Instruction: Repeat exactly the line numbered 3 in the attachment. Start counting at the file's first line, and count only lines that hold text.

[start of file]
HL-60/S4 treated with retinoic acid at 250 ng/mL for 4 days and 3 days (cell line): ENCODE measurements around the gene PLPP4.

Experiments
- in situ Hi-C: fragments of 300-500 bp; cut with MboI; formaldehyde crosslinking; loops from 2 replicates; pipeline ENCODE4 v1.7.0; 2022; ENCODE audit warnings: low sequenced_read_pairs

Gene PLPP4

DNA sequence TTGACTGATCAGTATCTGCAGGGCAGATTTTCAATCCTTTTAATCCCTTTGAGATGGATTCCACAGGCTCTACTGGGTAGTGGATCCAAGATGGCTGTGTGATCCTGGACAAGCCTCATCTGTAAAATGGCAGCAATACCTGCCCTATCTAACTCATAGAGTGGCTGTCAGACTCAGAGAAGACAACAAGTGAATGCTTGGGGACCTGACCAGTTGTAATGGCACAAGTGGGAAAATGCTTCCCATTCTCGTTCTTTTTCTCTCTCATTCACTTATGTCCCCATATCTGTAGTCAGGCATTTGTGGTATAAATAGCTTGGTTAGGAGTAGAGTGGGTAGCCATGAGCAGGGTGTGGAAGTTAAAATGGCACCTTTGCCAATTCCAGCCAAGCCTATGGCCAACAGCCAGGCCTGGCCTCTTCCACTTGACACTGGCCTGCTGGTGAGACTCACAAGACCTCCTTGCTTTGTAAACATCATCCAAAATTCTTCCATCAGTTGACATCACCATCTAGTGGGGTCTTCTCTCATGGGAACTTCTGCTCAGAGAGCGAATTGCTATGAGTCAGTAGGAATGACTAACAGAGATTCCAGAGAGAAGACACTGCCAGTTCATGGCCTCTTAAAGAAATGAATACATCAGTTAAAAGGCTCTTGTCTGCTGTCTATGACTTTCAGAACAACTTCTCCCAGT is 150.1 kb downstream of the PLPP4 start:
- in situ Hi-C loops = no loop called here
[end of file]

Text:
- in situ Hi-C: fragments of 300-500 bp; cut with MboI; formaldehyde crosslinking; loops from 2 replicates; pipeline ENCODE4 v1.7.0; 2022; ENCODE audit warnings: low sequenced_read_pairs